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Georgia: Tbilisi’s Flood-Relief Efforts Spark Deluge of Questions

Rescue workers and police close to the Tbilisi zoo search through the rubble left behind by the June 13-14 flood that caused an estimated $120 million in damage to housing, infrastructure and the zoo. The flood took the lives of 19 people (plus three still missing), displaced 105 families, killed over half of the Tbilisi zoo’s population and damaged about 40 roads. (Photo: Justyna Mielnikiewicz)

No sooner had images of a hippopotamus lost on a central street in the Georgian capital of Tbilisi gone viral this summer than offers of financial help for recovery from the city’s June 13-14 flood began to pour in. Yet, today, with well over $8.3 million raised from a variety of sources, questions have surfaced about how transparently and effectively the government is managing the money.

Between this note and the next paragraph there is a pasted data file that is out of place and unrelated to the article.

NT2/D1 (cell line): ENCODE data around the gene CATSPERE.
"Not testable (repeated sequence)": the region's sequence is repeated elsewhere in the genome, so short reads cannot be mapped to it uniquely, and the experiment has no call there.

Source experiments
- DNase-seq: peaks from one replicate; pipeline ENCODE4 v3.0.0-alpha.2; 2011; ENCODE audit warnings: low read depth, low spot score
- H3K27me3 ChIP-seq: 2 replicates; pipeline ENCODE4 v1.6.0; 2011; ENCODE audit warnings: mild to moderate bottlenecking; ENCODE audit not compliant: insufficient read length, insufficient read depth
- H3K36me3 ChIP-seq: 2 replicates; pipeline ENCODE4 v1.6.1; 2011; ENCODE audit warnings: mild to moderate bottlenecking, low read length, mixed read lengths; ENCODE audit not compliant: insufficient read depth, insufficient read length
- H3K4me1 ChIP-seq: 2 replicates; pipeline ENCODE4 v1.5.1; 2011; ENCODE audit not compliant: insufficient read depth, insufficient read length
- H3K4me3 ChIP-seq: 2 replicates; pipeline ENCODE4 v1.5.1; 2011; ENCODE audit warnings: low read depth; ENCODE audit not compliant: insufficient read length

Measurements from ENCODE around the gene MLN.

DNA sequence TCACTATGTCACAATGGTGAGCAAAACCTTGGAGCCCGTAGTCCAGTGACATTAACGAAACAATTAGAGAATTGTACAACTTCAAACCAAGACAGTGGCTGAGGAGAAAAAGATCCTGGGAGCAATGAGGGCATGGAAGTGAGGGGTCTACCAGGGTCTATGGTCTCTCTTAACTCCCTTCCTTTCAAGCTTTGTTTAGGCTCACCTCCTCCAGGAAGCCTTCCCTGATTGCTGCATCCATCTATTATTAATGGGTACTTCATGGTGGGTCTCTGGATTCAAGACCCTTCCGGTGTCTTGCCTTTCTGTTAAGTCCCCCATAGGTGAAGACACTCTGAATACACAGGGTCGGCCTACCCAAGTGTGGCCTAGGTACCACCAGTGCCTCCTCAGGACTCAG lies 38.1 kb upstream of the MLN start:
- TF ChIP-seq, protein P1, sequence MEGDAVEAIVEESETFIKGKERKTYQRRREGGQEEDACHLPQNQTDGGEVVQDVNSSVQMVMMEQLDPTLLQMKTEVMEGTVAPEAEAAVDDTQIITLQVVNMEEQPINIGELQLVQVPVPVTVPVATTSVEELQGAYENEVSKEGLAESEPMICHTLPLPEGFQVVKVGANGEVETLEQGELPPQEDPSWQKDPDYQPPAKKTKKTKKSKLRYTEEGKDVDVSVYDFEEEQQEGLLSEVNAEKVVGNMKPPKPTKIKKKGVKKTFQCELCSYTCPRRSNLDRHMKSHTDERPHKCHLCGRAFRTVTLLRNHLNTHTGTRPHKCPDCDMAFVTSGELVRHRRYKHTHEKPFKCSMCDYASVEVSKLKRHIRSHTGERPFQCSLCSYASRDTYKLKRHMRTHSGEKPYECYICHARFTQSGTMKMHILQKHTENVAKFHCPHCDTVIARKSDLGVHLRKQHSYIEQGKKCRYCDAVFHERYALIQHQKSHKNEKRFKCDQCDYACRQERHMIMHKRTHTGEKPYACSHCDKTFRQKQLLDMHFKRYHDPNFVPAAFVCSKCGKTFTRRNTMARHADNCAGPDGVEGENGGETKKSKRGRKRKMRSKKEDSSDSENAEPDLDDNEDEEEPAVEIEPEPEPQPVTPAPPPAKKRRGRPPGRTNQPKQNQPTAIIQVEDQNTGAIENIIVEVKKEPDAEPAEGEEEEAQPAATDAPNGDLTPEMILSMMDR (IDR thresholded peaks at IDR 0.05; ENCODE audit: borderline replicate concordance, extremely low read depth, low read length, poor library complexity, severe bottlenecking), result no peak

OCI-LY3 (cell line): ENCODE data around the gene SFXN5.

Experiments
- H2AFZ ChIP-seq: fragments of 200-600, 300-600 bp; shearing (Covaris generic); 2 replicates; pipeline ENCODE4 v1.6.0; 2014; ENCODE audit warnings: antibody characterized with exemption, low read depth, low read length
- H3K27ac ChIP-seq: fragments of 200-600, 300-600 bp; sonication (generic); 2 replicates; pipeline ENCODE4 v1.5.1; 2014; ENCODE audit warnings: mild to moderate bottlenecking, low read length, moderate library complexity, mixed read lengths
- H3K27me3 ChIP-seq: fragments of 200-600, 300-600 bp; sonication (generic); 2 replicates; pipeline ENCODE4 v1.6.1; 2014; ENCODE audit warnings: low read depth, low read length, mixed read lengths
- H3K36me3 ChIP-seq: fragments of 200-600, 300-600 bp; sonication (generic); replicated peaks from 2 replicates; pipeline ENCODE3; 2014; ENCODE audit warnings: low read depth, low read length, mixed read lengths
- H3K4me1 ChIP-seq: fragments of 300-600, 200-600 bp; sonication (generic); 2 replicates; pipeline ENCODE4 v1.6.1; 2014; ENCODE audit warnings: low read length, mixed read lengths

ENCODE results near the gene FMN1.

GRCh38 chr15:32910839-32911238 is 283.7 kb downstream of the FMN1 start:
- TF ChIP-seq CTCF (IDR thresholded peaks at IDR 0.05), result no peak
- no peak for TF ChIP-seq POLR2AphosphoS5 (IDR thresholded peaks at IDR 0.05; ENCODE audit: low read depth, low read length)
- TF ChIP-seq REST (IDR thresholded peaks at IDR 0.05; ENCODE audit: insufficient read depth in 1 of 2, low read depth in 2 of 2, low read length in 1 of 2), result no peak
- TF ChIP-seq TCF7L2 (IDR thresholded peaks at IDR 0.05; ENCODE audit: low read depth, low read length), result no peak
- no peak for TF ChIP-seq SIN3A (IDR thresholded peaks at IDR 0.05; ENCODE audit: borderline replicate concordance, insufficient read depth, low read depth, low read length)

Officially, the flood took the lives of 19 people, displaced 105 families, killed over half of the Tbilisi zoo’s population and damaged about 40 roads. A draft World Bank assessment EurasiaNet.org received from the Tbilisi city government estimates that a minimum of $119.3 million is needed for the reconstruction of housing, roads, bridges, water management and the zoo.
 
That sum amounts to roughly 3.6 percent of the country’s 2015 budget. Already, a budget reduction has been announced.
 

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Paul Rimple is a freelance reporter based in Tbilisi. Caucasus News Editor Elizabeth Owen added reporting to this story.

Georgia: Tbilisi’s Flood-Relief Efforts Spark Deluge of Questions

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